Smoking for taxes: the triumph of fiscal policy over health in postwar West Germany, 1945-51

Elliot, R. (2012) Smoking for taxes: the triumph of fiscal policy over health in postwar West Germany, 1945-51. Economic History Review, 65(4), pp. 1450-1474. (doi:10.1111/j.1468-0289.2011.00639.x)

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Abstract

In the postwar period, the West German tobacco industry faced several challenges, not least competition from smuggled Virginia cigarettes. This reflected the Americanization of smoking tastes and threatened domestic tax revenue. The popular preference for ‘American blend’ cigarettes also hindered trade with Greece and Turkey, suppliers of Oriental tobacco to German manufacturers. The proposed solution was tax cuts to stimulate demand for domestically produced cigarettes. These proposals antagonized welfare groups, who saw tax cuts as a threat to the health of the population. The ensuing debates and settlement shed new light on the liberal smoking policies of postwar West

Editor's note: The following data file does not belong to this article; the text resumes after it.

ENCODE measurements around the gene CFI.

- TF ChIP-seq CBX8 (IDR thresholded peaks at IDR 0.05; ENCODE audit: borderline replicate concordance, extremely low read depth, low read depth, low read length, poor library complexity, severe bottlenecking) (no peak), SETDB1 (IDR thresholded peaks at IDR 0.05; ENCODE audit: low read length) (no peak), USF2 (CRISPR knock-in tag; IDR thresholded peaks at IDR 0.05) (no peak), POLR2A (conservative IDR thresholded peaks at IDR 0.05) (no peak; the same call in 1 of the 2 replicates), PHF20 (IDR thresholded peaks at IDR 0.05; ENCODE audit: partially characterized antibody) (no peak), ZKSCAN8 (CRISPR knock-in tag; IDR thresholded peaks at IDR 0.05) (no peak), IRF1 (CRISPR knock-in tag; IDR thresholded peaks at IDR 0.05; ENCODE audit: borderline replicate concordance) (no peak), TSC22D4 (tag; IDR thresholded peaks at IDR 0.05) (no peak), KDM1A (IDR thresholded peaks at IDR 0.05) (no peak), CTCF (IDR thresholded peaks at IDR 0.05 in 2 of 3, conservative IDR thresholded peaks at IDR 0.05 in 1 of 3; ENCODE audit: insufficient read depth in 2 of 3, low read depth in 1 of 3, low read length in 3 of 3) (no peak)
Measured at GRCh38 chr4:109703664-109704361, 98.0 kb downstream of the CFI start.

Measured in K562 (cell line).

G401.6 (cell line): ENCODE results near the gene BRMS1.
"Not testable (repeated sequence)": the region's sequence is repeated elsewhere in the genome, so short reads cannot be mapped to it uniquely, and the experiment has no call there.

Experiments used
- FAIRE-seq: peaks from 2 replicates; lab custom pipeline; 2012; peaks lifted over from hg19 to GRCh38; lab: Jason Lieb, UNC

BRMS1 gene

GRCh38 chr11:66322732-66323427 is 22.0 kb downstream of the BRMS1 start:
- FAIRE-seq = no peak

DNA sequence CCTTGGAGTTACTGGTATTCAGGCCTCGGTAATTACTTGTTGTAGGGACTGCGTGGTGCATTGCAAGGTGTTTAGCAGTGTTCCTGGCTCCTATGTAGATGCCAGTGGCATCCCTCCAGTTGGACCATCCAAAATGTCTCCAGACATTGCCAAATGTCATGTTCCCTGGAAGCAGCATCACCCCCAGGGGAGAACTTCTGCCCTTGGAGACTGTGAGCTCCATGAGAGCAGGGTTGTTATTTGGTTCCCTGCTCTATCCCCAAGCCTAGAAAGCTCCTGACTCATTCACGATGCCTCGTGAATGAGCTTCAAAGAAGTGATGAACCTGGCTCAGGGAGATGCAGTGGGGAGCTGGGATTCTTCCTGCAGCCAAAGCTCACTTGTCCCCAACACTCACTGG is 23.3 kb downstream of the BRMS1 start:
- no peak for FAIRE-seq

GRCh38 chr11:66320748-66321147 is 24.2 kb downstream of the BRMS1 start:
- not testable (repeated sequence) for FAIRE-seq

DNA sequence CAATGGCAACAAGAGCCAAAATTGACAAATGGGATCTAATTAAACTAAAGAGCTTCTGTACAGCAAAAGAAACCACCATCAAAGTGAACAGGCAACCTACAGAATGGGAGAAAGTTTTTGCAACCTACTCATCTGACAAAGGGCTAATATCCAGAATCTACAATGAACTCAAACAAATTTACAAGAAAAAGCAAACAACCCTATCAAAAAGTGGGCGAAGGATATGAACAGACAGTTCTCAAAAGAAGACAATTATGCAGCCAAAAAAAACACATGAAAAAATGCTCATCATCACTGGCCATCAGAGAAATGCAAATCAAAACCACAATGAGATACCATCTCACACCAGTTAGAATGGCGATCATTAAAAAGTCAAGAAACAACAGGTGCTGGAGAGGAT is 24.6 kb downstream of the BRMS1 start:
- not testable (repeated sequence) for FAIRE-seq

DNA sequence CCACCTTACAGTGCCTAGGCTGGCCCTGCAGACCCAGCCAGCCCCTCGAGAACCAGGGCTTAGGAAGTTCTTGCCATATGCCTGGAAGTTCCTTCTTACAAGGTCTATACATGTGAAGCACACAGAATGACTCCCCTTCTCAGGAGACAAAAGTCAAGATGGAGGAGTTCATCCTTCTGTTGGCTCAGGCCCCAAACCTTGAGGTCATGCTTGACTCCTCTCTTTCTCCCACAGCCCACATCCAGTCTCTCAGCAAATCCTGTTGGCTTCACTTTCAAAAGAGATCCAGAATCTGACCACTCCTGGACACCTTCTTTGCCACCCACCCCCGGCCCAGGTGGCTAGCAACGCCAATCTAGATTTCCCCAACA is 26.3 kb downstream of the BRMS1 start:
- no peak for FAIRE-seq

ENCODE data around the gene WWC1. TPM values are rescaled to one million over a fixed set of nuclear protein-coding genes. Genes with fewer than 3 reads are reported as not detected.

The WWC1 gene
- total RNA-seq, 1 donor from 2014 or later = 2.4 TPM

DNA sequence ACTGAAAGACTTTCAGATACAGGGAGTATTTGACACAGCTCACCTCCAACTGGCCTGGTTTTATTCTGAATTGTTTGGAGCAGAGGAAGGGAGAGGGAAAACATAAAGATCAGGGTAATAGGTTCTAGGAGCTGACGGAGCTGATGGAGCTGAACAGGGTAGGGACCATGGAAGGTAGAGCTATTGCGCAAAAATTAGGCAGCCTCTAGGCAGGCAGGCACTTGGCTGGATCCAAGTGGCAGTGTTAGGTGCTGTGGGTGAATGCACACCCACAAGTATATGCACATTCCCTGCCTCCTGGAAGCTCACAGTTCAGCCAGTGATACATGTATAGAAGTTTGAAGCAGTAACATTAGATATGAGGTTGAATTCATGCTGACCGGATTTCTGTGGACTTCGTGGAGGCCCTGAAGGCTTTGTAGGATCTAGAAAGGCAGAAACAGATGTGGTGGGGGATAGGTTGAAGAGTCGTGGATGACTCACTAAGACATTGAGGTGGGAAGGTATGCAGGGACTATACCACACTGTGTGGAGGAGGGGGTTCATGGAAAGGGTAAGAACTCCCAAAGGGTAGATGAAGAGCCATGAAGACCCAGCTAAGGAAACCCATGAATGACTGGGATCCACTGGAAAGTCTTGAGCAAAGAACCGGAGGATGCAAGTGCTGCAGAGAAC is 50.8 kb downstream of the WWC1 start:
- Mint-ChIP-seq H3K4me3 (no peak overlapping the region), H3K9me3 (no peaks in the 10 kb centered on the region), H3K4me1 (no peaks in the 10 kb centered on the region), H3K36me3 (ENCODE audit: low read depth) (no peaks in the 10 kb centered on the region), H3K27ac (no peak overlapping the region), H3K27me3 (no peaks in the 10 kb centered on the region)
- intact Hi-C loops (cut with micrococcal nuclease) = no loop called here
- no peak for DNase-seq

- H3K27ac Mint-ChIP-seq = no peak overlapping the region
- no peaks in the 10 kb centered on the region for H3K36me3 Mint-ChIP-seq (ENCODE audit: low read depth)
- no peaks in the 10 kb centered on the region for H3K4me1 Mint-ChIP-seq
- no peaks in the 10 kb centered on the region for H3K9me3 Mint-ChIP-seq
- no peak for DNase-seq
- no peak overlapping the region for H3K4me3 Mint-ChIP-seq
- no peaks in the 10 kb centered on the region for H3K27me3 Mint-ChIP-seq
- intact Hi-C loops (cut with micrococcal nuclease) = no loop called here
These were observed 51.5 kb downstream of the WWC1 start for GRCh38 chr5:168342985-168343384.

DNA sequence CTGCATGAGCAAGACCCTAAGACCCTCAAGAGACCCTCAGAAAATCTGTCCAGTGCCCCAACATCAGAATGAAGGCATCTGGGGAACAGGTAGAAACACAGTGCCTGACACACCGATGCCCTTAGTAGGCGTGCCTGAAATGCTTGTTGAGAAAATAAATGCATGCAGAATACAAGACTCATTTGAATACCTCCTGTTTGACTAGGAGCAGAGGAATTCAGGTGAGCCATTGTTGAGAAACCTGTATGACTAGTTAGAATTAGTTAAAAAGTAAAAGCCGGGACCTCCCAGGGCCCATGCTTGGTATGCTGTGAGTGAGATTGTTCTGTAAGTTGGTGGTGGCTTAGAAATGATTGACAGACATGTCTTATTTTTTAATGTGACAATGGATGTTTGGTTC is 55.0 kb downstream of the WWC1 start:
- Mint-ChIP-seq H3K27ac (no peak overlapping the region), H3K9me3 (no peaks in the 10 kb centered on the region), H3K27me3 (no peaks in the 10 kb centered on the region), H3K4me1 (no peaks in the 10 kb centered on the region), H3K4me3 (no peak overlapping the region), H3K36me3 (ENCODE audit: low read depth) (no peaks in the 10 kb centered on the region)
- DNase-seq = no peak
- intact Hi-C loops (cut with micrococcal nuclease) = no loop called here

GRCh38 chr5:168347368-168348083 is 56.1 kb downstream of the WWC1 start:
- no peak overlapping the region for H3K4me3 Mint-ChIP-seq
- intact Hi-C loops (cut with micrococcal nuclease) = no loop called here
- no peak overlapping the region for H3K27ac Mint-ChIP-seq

Item Type:Articles
Status:Published
Refereed:Yes
Glasgow Author(s) Enlighten ID:Elliot, Dr Rosemary
Authors: Elliot, R.
College/School:College of Medical Veterinary and Life Sciences > Institute of Health and Wellbeing > Social Scientists working in Health and Wellbeing
College of Social Sciences > School of Social and Political Sciences > Economic and Social History
Journal Name:Economic History Review
ISSN:0013-0117
ISSN (Online):1468-0289
Published Online:29 February 2012

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